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Search Cheras Road, Kuala Lumpur War Cemetery, Malaysia

This database contains details of the men who served are buried in Cheras Road War Cemetery, Kuala Lumpur, Malaysia; there are also some civilian graves within the cemetery and these have also been added. Photographs of the cemetery can be found in the Overseas section.

Database contains 649 records - 25 February, 2009

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Cheras Road Civil Cemetery contains two Commonwealth War Graves maintained cemeteries within it plus the grave of Sir Henry Gurney the High Commissioner for Federated Malaya from 1948 until he was assassinated in 1951.

The Cemetery is situated south of Kuala Lumpur, to the left of Cheras Highway toll gates. Entry can be can be from one of several directions but normally it is found that it can be reached by turning left into Jalan Kuari immediately after the toll gates, approximately 4 miles from central Kuala Lumpur. Crossing the car park, follow the top left hand lane to the end, thus reaching the Commonwealth Cemetery gate. The Commonwealth Cemetery is enclosed by a fence planted with climbers and hedges and backs onto the new highway. Our visit found us leave the highway just after a petrol service station onto a short track which then arrived at a divided junction, we turned left, keeping the highway to our right, and about 100m along the track the cemetery could be seen above us.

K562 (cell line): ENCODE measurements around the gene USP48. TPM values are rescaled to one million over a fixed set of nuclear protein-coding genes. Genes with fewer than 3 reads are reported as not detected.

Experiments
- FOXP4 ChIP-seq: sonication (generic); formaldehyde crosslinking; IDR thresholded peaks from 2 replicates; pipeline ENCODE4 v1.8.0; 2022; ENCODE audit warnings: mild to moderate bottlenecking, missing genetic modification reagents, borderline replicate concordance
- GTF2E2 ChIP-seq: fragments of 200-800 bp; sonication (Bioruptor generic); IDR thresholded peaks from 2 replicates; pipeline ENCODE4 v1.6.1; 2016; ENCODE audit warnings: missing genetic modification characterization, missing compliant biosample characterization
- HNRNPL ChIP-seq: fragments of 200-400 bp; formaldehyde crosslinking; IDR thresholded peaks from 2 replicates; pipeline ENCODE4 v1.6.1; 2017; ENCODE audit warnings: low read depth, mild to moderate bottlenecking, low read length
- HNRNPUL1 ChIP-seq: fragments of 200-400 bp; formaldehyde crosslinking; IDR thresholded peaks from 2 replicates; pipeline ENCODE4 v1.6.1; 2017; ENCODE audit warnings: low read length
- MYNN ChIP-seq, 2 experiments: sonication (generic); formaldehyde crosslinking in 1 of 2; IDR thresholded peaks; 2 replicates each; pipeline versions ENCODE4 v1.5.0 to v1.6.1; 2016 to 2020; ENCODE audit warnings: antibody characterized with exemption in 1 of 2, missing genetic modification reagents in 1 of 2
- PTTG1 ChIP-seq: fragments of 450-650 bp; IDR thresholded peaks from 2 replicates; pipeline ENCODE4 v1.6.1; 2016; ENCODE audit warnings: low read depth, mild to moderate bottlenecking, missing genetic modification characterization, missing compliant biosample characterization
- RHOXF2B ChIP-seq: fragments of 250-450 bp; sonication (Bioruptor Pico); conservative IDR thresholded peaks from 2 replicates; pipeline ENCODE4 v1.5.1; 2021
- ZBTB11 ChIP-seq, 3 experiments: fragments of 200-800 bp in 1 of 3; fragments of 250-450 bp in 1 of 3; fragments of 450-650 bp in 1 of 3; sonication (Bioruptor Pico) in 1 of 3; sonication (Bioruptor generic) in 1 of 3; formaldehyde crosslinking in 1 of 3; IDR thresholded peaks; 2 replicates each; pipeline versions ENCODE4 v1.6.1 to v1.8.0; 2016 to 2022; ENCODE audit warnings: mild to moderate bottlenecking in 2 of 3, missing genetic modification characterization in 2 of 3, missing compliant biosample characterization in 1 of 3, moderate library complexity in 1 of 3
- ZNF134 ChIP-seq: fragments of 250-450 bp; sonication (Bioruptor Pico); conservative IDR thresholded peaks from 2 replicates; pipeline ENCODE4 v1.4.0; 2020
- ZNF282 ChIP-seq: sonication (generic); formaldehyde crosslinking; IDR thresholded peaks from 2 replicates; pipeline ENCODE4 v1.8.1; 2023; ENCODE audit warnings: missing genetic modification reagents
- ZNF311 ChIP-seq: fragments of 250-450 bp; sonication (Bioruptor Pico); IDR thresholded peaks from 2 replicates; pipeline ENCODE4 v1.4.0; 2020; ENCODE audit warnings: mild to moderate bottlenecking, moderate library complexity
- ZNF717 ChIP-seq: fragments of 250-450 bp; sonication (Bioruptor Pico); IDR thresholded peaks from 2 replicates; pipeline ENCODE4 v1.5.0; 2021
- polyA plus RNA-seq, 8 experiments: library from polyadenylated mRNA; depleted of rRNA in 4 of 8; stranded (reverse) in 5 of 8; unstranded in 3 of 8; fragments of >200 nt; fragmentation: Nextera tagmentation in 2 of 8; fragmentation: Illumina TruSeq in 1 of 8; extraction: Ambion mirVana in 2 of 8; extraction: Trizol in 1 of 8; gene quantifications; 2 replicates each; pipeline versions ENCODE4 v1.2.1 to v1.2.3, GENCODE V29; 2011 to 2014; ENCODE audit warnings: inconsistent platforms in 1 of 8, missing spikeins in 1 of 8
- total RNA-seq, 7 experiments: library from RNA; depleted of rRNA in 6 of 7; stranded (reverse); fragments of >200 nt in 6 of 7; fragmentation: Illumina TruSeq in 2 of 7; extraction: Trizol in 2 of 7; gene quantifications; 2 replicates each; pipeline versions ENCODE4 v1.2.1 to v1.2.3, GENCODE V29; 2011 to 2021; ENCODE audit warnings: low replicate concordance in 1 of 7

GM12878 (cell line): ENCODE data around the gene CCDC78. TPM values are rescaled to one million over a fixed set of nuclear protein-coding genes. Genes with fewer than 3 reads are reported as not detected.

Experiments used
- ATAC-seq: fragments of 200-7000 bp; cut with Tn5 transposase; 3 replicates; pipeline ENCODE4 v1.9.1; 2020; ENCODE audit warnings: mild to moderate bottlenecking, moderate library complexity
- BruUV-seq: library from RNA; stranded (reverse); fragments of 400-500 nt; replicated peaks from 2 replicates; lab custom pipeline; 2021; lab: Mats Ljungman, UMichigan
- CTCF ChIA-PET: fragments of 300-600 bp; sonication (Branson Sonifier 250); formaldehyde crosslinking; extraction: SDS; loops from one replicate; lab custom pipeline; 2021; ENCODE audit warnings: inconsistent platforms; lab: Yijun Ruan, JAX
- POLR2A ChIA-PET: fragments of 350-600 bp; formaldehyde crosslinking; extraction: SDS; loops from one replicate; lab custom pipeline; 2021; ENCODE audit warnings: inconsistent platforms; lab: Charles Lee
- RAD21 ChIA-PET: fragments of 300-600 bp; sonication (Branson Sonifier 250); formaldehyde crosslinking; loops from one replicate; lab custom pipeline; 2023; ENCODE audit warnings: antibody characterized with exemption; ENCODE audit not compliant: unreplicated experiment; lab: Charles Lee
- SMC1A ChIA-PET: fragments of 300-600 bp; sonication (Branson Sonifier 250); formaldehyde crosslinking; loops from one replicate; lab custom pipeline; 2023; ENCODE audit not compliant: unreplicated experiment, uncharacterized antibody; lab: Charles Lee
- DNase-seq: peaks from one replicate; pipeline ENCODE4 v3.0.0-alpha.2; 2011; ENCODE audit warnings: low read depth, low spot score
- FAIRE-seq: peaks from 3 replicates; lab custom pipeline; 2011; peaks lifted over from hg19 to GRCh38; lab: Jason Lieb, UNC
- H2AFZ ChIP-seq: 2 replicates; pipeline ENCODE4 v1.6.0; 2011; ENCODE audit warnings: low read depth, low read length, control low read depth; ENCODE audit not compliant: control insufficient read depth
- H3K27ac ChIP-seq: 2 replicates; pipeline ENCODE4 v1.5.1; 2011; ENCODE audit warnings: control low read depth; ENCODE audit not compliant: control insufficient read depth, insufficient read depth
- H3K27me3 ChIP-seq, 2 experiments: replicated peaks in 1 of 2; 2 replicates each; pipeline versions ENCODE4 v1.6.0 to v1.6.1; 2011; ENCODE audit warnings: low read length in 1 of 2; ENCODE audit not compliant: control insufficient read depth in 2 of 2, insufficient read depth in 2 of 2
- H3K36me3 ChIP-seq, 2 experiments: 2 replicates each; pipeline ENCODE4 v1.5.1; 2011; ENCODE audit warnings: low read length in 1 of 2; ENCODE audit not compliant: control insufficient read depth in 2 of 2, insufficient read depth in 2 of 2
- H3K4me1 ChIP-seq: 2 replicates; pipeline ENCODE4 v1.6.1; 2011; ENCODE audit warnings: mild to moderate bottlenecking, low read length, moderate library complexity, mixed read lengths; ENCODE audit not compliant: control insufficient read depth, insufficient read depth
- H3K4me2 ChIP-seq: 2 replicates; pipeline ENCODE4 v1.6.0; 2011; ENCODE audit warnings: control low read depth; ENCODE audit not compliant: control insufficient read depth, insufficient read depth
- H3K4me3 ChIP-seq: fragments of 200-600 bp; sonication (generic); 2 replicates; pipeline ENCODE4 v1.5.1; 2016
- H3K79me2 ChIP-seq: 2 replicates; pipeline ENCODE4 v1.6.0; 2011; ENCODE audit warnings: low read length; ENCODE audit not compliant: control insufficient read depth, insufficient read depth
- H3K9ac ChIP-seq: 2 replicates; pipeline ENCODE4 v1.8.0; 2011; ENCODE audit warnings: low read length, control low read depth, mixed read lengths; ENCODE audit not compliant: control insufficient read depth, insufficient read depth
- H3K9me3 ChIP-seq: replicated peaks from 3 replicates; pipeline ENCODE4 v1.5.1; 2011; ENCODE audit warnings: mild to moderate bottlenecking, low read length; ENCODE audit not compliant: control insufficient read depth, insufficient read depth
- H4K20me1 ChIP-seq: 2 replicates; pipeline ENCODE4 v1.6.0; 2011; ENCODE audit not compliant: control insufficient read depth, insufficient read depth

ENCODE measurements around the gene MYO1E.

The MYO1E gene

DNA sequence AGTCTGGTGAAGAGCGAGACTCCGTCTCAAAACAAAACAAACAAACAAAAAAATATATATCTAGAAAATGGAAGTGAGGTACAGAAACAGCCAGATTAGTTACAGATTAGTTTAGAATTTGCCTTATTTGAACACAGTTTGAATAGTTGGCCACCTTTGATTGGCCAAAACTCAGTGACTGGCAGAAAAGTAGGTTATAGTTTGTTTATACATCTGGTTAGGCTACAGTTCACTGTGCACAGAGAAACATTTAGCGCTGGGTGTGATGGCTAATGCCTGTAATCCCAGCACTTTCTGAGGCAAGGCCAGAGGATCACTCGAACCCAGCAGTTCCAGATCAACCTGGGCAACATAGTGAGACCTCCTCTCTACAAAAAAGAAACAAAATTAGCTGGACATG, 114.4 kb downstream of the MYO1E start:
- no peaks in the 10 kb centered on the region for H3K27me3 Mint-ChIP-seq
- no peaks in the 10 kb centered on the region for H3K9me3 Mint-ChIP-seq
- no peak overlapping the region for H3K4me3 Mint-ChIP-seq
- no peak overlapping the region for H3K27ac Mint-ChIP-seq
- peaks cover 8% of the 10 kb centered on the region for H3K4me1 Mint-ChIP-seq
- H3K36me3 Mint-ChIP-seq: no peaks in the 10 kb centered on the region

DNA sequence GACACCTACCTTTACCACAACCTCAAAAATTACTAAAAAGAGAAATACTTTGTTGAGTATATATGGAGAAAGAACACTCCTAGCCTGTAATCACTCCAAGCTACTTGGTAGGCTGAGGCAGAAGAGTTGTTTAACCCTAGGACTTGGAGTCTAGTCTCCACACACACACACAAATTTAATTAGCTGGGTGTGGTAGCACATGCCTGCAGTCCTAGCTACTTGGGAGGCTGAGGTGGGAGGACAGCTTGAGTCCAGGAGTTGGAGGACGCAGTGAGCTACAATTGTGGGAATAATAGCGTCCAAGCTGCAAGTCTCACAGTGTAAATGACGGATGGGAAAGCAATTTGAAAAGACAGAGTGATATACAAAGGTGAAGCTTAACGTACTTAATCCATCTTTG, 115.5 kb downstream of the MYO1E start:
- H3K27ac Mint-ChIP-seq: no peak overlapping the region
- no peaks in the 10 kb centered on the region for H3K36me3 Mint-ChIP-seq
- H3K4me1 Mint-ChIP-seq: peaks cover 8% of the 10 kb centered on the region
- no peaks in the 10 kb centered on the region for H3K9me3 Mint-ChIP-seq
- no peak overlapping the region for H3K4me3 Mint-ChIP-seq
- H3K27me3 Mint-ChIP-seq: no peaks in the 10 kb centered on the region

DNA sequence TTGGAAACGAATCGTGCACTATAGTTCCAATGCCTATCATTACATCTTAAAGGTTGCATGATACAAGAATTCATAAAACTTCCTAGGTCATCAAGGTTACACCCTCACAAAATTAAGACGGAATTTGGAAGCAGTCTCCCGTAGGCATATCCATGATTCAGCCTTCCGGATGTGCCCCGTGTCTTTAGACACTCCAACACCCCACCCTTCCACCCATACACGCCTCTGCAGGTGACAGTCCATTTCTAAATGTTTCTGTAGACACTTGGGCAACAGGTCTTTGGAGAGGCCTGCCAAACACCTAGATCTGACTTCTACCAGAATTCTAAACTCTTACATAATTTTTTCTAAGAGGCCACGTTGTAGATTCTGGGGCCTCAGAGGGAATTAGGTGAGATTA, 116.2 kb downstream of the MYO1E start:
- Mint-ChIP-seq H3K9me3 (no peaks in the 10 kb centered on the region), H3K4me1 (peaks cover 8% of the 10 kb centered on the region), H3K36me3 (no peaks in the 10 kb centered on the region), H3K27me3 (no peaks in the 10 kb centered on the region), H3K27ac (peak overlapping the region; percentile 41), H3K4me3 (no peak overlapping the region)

At the time of the Japanese invasion of Malaya, Kuala Lumpur was the headquarters of the 3rd Indian Corps. Early in 1941 part of the recently raised 8th Division of the Australian Infantry Force was assigned to Malaya, a territory of strategic importance to Australia. The headquarters divisional staff arrived on February 18th in advance of the main force, which numbered some 6,000 men, and the divisional headquarters and attached units were posted at Kuala Lumpur. As the Japanese moved successfully down the peninsula a temporary prisoner-of-war camp was established at Pudu jail, to which United Kingdom and Commonwealth serviceman were taken before being sent to Changi Camp on Singapore island. Some of them died, of wounds or sickness, while in this camp and were buried in the Cheras Road Cemetery.

There are 137 Commonwealth burials of the 1939-1945 war here. In addition, there are over 600 non world war burials of servicemen and dependants here, 5 being unidentified children of Gurkha soldiers, mainly from the Malayan emergency. There are 649 graves under the care of the CWGC. The earliest grave is 1875 followed by 1914 through the 1930's into World War 2 and then up to and including the Emergency.

There is also a Roman Catholic Cemetery which is is a separate plot within Cheras Road Civil Cemetery (no photographs as yet). The Roman Catholic Cemetery is on high ground to the right, and will be found by crossing the car park and following the central, narrow tarmac road to the end. The Commonwealth war graves are to the left, just before the Chapel. There are 11 Commonwealth burials of the 1939-1945 war buried here and also there are a further 11 non world war Service burials; a total of 22 graves.

[Extract taken from the Commonwealth War Graves Commission website]

Photographs here are copyright © Martin Edwards & Marie Edwards 2007

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